* Educational agencies means public and nonpublic elementary and secondary schools, public and private nursery schools, approved private schools for the education of students with disabilities as defined in section 200.1(d) of this Title, and public and private schools for the education of preschool children with disabilities.







Section V: Prevention and Intervention Strategies

The District strives to provide and enhance emergency and violence prevention and intervention strategies. Such strategies include improving communications among students and between students and staff, reporting of potentially violent incidents and establishing reporting mechanisms for school violence.

A. The school climate is viewed as an important part of school safety. The Dignity for All Students Act supports an environment free of harassment and discrimination. The District provides training around bullying prevention through curriculum integration, which is overseen by the District’s Dignity Act Coordinator. The District has a Bullying Prevention Coordinator (BPC), a District-wide Anti-bullying Task Force, as well as Bullying Prevention Coordinating Committees in each school. The BOE Policy (Dignity for All Students #7550, Sexual Harassment of Students #7551, and Hazing #7553) supports intervention and defines Disciplinary Consequences/Remediation. If appropriate, disciplinary action will be taken by the administration in accordance with the District’s Code of Conduct, as applicable. If the behavior rises to the level of criminal activity, law enforcement will be contacted.

B. Policies and procedures related to school building security, including, where appropriate, the use of school safety officers and or/security devices or procedures.

C. Policies and procedures for the dissemination of informative materials regarding the early detection of potentially violent behaviors, including, but not limited to:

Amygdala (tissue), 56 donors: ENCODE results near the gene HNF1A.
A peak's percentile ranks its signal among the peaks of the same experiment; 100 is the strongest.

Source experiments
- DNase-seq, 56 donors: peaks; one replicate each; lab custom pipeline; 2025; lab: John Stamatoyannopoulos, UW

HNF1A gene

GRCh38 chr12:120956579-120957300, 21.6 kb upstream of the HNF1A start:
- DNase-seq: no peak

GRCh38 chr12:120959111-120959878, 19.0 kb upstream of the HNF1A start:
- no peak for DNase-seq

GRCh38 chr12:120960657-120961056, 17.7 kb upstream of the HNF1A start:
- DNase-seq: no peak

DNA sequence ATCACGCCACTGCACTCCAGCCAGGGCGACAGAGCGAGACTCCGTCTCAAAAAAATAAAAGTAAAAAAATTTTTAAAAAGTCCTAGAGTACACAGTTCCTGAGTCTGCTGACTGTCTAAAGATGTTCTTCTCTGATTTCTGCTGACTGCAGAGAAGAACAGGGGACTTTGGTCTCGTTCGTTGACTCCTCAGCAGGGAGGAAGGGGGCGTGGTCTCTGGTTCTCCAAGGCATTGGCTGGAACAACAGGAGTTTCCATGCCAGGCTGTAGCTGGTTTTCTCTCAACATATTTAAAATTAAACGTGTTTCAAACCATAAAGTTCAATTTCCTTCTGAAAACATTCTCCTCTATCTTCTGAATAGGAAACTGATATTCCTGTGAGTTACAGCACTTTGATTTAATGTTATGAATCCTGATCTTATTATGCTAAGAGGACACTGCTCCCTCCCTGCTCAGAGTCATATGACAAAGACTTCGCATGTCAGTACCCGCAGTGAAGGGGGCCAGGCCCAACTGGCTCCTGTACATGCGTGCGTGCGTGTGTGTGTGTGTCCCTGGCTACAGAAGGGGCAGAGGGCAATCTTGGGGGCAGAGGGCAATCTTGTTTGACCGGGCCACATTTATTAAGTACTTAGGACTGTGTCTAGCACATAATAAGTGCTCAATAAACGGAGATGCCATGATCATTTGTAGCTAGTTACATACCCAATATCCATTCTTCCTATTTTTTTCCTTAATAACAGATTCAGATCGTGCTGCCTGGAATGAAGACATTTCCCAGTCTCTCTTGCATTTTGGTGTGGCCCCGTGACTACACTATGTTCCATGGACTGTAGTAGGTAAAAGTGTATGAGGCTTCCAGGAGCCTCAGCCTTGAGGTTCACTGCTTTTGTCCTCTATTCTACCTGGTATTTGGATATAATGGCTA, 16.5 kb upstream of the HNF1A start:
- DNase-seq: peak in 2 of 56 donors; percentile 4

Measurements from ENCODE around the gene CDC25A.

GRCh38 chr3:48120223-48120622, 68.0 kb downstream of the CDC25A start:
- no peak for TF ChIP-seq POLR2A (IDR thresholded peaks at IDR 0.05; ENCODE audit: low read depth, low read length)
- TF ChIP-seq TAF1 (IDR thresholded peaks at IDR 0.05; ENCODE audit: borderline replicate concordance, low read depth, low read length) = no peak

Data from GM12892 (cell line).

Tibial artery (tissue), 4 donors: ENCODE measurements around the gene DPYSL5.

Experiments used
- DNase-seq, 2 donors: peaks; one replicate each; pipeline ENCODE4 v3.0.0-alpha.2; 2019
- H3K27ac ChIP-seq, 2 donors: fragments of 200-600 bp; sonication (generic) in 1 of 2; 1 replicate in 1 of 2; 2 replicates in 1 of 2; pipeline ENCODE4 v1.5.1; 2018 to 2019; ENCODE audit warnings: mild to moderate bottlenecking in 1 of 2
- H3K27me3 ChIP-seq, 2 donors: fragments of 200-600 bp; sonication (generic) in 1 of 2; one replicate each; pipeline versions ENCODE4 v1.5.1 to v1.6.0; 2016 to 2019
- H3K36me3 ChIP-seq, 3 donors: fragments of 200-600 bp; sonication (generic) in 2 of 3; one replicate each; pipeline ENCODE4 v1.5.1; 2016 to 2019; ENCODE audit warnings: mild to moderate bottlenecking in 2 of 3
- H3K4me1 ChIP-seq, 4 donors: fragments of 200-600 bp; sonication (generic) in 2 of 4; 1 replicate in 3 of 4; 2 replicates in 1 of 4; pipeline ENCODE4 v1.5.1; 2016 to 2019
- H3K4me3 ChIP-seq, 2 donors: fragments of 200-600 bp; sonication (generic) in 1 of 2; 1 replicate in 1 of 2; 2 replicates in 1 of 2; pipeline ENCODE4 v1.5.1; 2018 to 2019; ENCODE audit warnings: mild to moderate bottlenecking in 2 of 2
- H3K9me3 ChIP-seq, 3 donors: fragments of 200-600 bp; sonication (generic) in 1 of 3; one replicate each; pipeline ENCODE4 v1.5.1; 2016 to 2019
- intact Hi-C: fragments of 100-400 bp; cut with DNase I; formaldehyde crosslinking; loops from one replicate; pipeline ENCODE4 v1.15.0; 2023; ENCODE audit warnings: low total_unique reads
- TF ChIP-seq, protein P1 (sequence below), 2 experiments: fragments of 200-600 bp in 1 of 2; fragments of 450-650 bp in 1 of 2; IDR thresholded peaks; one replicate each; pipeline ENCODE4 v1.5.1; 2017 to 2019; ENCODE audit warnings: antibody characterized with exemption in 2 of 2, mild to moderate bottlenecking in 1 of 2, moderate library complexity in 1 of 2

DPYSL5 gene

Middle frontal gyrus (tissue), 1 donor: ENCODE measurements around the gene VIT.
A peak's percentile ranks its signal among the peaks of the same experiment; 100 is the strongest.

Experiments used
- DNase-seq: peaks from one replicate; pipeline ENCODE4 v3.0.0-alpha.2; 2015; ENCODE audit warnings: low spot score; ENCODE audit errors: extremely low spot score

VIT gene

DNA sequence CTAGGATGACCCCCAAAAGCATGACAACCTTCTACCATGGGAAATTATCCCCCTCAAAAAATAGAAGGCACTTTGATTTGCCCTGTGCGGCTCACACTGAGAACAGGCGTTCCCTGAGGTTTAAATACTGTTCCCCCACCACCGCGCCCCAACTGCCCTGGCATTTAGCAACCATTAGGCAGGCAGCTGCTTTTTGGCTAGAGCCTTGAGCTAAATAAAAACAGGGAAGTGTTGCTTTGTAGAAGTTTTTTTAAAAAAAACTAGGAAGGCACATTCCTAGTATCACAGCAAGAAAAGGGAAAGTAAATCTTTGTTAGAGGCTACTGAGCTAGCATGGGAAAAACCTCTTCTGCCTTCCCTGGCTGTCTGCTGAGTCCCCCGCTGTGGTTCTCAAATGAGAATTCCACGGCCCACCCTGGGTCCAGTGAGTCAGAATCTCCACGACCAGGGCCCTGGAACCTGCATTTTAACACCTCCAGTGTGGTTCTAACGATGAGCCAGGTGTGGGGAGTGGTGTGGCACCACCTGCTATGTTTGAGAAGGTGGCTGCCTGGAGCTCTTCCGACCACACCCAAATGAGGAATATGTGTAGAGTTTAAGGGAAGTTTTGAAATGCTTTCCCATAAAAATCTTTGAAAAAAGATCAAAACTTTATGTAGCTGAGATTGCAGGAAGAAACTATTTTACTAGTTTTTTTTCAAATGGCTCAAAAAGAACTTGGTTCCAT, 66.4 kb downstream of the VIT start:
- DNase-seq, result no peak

• The identification of family, community and environmental factors to teachers, administrators, parents and other persons in parental relation to students of the school district or board, students and other persons deemed appropriate to receive such information

D. Appropriate prevention and intervention strategies and strategies for improving communication among students and between students and staff and reporting of potentially violent incidents, such as the establishment of:

  • Anti-Bullying Programs

  • Youth-run programs

  • Conflict resolution

  • Others based on district need

E. Description of duties, hiring and screening process, and required training of hall monitors and other school safety personnel are maintained in the District Office.



Section VI: Recovery

Recovery addresses the help needed for all involved to heal and to restore the school community to “normal” operations. The District supports the school buildings by deploying District resources that support the Emergency Response Teams and the Post-Incident Response Teams in the affected school(s).

Recovery plans include mental health/emotional recovery, academic, physical and business recovery, and can continue long after the actual emergency. The District has social worker and counselor resources and support systems. The District has the ability to coordinate with school, local, County and State disaster mental health services. The District’s role with mental health services includes looking at the school culture and climate, providing student access to services and following threat assessment procedures.

A. District Support for Buildings

Each Building-level Emergency Response Plan provides resources for supporting the Emergency Response Teams and Post-Incident Response Teams. The District’s Incident Command System (ICS) identifies back-ups to relieve team members. This provides team members the opportunity to rotate personnel, to fill in if assigned personnel are unavailable and to debrief in a supportive environment.